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How Far Would You Walk To School?

Date: April 6, 2013 Author: asanteadmin Categories: YIA Blog

13 MilesGuest Post by Maryanne Marubu

When was the last time you walked to school? When was the last time you walked to work? Today we live in a society where access to transportation is better and easier taking us wherever we dream of going. We can travel to distant lands and explore the world but we must not forget what it was like to walk for long distances before cars, trains or any other means of transportation was invented.

Travelling the world or driving to a store, was non- existent in my mother’s school days. She attended school in Githumu, Kenya (a rural village) where she grew up, and had to walk 6km every day to and from school. This was not easy because she had to wake up in the wee hours of the morning to do chores and be in school by 7am, or else be punished with 11 strokes to the hand. From making breakfast to fetching water from a nearby stream, she had chores to do in the morning and most of the time she had no one to help her. Her morning commute was walking down valleys, through bushes and going under barbed wire fences, as she braved the cold morning weather. The rainy season made her walk to school more difficult because the paths would either get muddy or flood, which would force her to walk barefoot so as to prevent her shoes from getting damaged. “In those days it was not scary walking by yourself because the village did not have any crime,” she said. The only fear was walking in the dark early in the morning or encountering wild animals, which was rare.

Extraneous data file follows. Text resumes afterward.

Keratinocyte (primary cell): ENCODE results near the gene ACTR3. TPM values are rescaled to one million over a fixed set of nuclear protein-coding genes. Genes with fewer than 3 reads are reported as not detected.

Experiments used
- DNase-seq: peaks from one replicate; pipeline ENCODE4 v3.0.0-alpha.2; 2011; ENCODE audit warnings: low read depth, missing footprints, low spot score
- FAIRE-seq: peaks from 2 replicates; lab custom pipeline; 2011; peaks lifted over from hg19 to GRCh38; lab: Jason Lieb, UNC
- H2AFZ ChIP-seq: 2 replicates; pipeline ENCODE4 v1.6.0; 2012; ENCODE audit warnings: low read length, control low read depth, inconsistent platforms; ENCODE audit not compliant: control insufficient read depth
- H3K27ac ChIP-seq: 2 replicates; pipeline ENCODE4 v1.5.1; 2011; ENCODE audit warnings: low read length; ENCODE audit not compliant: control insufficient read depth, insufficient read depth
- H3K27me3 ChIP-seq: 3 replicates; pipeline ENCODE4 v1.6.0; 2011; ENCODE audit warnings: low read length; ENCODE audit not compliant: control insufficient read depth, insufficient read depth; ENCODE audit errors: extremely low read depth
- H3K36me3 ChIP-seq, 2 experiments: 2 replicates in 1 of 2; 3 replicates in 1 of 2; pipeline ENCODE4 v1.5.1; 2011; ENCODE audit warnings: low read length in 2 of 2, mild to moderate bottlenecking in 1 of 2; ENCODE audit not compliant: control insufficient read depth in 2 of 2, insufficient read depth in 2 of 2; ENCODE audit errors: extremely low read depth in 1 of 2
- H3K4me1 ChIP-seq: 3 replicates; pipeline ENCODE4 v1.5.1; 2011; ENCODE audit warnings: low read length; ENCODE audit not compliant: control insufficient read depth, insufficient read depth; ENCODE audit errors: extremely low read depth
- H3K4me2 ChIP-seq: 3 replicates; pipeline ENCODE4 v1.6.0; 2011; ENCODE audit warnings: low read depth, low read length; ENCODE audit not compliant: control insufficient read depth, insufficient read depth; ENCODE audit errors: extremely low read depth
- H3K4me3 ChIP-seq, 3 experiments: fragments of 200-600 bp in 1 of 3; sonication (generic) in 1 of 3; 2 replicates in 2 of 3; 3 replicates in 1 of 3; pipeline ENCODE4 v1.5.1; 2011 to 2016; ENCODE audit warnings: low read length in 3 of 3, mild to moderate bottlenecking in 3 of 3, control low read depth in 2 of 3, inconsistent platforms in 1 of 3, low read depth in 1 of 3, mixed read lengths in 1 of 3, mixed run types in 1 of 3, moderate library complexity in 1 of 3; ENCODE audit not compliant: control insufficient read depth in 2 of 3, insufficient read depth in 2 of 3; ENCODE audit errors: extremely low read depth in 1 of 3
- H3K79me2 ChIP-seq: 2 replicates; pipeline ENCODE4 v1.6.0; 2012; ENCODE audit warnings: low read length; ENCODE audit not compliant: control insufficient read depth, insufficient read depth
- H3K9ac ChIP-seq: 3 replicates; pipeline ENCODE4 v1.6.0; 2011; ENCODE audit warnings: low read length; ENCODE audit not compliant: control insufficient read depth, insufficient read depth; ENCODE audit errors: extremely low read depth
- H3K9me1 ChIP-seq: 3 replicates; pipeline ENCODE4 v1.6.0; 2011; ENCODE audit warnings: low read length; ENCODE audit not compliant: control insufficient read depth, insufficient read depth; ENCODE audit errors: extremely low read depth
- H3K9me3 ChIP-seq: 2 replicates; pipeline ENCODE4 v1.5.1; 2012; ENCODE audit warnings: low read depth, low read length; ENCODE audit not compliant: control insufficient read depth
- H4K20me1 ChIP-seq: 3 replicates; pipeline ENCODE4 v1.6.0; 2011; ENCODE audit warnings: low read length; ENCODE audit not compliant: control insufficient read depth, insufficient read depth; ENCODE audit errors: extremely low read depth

When she came home from school, there were still more chores to do and homework to study. It was the typical chores needed to be done before doing homework. By the time she got down to study, she was hungry and tired, and could barely read the assignment using a kerosene lamp. “There was no electricity but you still had to do your homework,” she said. Unless the school had the facilities for study rooms, students like my mother did their homework at home with little to no light.

Attending school in my mother’s days was very hard and still is for many students today. The average walking distance for students is 5-6km but it depends on where you live because the schools that provide better quality education might be very far, even if there is a school closer to home. Like the girl in the photo walking to school, my mother’s story portrays the challenges that many children living in rural villages continue to face today just to get an education. If you were one of them, how far would you walk to have access to quality education?

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